A pioneering clinical trial investigating medicinal cannabis as a potential treatment for the symptoms of Tourette syndrome will be conducted by Wesley Medical Research in Brisbane.
The trial aims to examine the safety and efficacy of pharmaceutical-grade cannabinoids on tic frequency as well as the psychiatric and cognitive symptoms associated with Tourette syndrome, and is the first of its kind in Australia according to Chief Investigator and neuropsychiatrist Dr Philip Mosley.
“Given the public interest in therapeutic use of cannabis, it’s important to conduct rigorous and methodologically-sound research,” Dr Mosley said.
The double blind trial will involve 24 participants with Tourette’s syndrome and a tic severity score greater than 20 on the Yale Global Tic Severity Scale. They will undergo two six-week periods of treatment with either a medicinal cannabis drug or a placebo.
The active drug will be an oral solution containing 5mg/ml tetrahydrocannabinol (THC) and 5mg/ml cannabidiol (CBD), with dose titration based on standardised evaluation of tic severity.
Criteria for dose escalation will be a decrease of less than 2 points, no change or increased tic severity score on the Yale Global Tic Severity Scale.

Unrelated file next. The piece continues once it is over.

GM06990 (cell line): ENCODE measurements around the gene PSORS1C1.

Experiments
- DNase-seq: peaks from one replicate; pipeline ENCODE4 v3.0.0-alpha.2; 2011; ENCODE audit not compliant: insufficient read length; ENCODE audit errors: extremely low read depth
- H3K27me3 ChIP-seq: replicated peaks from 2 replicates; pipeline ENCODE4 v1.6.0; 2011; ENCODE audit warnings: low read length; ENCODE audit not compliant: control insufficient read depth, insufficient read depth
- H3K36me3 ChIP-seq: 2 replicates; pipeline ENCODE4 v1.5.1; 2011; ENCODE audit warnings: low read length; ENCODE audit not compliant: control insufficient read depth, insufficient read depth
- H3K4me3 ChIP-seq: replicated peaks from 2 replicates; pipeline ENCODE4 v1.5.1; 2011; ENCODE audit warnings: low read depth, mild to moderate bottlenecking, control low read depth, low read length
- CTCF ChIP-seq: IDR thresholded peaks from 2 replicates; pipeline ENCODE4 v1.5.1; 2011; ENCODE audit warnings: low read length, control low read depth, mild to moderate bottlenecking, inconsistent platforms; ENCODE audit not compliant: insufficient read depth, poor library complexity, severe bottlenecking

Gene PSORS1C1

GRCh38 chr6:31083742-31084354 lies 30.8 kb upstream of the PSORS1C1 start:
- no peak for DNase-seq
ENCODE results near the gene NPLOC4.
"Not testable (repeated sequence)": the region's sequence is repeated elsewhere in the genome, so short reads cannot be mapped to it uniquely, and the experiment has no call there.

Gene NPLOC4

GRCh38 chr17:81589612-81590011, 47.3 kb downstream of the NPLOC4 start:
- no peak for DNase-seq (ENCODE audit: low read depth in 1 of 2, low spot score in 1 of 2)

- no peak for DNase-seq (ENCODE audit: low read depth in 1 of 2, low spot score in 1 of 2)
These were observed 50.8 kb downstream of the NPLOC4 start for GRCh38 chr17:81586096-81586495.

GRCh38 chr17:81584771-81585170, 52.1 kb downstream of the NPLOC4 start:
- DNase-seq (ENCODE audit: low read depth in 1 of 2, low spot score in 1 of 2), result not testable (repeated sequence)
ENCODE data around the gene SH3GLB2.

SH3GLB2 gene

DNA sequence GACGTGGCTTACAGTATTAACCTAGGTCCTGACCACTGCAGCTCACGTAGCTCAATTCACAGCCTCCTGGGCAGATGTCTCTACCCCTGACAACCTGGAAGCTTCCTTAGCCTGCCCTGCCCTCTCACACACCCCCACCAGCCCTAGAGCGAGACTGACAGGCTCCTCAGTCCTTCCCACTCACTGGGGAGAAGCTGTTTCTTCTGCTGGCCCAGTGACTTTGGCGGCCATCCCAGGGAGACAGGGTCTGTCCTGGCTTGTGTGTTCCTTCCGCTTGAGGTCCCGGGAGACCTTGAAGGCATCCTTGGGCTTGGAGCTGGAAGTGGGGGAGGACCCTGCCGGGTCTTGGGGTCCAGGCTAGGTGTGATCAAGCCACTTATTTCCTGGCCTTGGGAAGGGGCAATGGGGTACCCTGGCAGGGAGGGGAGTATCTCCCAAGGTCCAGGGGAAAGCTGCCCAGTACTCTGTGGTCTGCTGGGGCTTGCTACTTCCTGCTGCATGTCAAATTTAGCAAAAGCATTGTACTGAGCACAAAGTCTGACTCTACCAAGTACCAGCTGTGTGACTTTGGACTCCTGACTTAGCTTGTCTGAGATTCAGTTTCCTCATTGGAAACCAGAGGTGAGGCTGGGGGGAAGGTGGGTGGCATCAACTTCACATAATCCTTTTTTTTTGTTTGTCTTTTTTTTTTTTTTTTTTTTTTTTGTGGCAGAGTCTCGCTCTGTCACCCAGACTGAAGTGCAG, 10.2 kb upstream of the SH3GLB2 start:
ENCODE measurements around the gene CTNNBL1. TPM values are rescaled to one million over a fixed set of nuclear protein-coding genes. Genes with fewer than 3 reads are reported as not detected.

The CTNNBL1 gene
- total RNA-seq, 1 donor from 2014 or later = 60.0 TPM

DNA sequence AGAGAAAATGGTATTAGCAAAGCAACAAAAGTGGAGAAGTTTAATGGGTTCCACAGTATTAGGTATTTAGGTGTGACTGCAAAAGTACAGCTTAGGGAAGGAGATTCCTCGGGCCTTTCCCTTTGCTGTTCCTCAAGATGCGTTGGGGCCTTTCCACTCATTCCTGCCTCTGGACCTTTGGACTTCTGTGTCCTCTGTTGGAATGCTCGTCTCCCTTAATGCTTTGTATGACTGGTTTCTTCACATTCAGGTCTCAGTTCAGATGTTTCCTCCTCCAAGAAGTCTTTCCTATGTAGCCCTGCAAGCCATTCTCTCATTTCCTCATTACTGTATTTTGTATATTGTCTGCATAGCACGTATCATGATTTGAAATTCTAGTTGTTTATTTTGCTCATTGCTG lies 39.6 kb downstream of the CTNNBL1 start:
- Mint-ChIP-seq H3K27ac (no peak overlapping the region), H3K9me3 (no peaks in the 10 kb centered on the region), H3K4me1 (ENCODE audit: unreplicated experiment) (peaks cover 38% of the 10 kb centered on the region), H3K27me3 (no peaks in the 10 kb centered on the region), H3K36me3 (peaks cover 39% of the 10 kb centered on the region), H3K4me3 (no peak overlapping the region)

The pharmaceutical grade cannabis extract to be used in the trial will be supplied by Bod Australia Limited in collaboration with the Lambert Initiative for Cannabinoid Therapeutics at the University of Sydney.
“There is already early evidence to support the successful treatment of Tourette syndrome with cannabinoids,” said Professor Iain McGregor, Academic Director of the Lambert Initiative.
“This clinical trial could have a major impact and greatly improve the lives of those living with Tourette syndrome.”
The Lambert Initiative was established in 2015 following a $33.7m donation from Barry and Joy Lambert to the University of Sydney to conduct research into safe and effective use of cannabinoid therapeutics in medicine. Lambert Initiative is based at the Brain and Mind Centre at the University of Sydney.